Sunday, October 07, 2012

Tracking SSH Tunnels

Native to Secure Shell (SSH) is the ability to create point-to-point, encrypted, tunnels.  The function was designed to provide legacy protocols, such as mail (SMTP/POP) with encryption.  A user could login to an SSH server in their company's DMZ, open a tunnel from their laptop to the server, and redirect their mail client through the tunnel.  On the surface, this sounds like a good idea: it protects the exchange of company data from the "protected" corporate intranet to users "in the field".

But, as with all good things, there is room for abuse.  Consider the opposite scenario:  What if a user inside the corporate intranet SSH'ed to the DMZ server and built a tunnel to allow them to surf the web, thus bypassing the content filters?

Granted, content filters are just a way for the man to oppress middle class workers.  By censoring free thought, the 1% is able to keep the 47% running on the hamster wheel of consumerism.  Hear me, my brothers!  There will come a day when the proletariat will raise up and declare their freedom from the jack-booted thugs of Wall Street and their Illuminati masters.

But I digress...  Where was I?  Oh yes, SSH tunnels. So the question is this:
How can we monitor the SSH tunnels defined on the server to ensure they are not being abused?
Much to my surprise, the answer is:  You can't.

There does not seem to be any mechanism for determining what tunnels exist, and here's why.  The tunnel is defined on the client end, where the SSH application is always listening.  When the client receives a packet that matches a tunnel, the packet is shipped to the server with handling instructions.  When the server gets the packet, it opens the needed socket, fires it off, then closes the socket.  In other words, the connection from the server to the destination is not persistent... it behaves more like UDP than TCP.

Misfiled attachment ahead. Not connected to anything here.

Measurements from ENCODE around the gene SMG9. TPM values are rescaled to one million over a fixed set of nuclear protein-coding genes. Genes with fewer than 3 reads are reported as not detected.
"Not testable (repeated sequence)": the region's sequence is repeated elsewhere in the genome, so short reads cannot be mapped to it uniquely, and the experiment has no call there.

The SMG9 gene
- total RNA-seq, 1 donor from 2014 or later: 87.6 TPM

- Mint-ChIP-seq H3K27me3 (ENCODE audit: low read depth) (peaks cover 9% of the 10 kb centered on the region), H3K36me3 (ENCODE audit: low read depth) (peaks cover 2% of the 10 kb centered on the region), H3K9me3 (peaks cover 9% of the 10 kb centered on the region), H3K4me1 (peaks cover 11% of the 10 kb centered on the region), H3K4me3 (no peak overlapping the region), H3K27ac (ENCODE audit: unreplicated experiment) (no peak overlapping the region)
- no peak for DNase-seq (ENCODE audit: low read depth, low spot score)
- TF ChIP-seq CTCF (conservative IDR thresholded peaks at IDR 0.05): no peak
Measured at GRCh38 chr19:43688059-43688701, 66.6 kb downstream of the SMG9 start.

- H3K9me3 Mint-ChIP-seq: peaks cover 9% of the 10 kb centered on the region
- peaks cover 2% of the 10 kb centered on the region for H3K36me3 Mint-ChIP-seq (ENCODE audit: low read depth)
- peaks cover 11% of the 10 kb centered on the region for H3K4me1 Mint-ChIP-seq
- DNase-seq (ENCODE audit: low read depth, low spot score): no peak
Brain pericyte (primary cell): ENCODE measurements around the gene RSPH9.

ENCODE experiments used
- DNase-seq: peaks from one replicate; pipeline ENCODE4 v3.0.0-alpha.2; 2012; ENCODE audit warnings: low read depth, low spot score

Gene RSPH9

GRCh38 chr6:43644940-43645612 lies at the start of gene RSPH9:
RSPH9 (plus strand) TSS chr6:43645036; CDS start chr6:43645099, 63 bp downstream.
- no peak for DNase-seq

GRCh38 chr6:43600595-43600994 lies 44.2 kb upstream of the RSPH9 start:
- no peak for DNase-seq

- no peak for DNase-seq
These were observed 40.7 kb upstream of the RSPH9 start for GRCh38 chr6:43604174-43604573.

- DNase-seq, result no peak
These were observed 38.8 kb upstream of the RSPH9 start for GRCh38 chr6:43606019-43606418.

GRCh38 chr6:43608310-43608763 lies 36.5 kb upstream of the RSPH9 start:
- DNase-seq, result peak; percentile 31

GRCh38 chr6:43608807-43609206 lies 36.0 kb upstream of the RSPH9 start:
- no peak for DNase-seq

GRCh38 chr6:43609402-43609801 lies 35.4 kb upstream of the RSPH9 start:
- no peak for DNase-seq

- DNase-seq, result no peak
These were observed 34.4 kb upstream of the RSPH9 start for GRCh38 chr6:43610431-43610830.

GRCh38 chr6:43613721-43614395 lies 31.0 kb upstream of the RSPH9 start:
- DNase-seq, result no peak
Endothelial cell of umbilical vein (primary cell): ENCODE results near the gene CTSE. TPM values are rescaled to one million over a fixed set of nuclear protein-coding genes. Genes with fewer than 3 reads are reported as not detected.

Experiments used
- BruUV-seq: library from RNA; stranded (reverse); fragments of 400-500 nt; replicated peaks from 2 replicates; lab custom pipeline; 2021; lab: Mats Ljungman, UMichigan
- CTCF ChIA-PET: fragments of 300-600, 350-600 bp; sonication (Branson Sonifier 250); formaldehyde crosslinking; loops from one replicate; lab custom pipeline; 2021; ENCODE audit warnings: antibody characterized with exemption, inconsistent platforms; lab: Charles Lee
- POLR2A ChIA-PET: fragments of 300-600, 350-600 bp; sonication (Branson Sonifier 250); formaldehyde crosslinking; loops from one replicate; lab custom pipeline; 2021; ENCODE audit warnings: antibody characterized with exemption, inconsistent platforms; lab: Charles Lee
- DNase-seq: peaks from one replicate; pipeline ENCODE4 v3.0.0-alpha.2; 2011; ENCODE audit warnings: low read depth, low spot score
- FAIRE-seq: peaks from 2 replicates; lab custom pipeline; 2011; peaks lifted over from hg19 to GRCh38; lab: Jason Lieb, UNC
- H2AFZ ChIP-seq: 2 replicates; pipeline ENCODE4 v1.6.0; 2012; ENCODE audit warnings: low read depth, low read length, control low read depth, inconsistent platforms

Since a socket is opened, it is possible to capture it with lsof -i, but since the socket is transient, trying to catch it in a while/do loop is a matter of pure luck.

This means we have two choices, one of which shouldn't count.

In order to catch someone using a tunnel to surf out of the DMZ, we need an IPtables rule to catch the outbound packets.  As it turns out, any packet originating from a tunnel will use the server's IP address as the source address.  We only need to log the initial connect, so we only need to log the SYN flag.  To further complicate things, our abusive user has to be using a proxy, so we can't restrict our checks on port 80 and 443.
iptables -A OUTPUT -s
  -o eth0 -p tcp --syn
  -j LOG --log-prefix "out-syn "
Here, we are looking for OUTPUT, since we are assuming that this DMZ machine is supposed to be building tunnels.  The (-s) address is the address of the DMZ machine.  In this case (-o) eth0 is the internet side of the machine and eth1 would be the intranet side of the machine.  Notice that no port number is assigned to the (-p) TCP statement.  Lastly, we are going to log this message.  (The trailing space in the quotes is significant.)

This rule will catch bad tunnels, but ignore good tunnels, on the grounds that good tunnels will use (-o) eth1 to get to the intranet resources.

If you'll recall, I said there were two choices.  The second is this:
iptables -A OUTPUT -s
-o eth0 -p tcp --syn
In this case, we are refusing all outbound TCP traffic from the DMZ machine.  (Since DNS is UDP, we can still resolve the addresses of the inbound SSH connections.)  As stated above, we are allowing the good tunnels, since they use (-o) eth1.

So which of the two rules shouldn't matter?  The first:  We shouldn't have to "catch" abusive users, we should just stop them.  Of course, we could use both lines to first log them and, second, prevent the connection.  This allows us to know who the abusers are, and bitch slap them for their feeble attempt-- for they are probably using Windows workstations, and deserve to be degraded.

What's that you say Mr. Boss?  You want me to prove abuse exists before locking down the DMZ.  Okay, we implement rule number 1, log the abuse, and then later lock down with rule number 2.

What's that you say Mr. Boss?  Prove the abuse exists without implementing rule number 1.  Ah...  No can do.

Oh well, if you want me, I'll be in my cube.  Listening to Slacker internet radio, via an SSH tunnel, through the DMZ.

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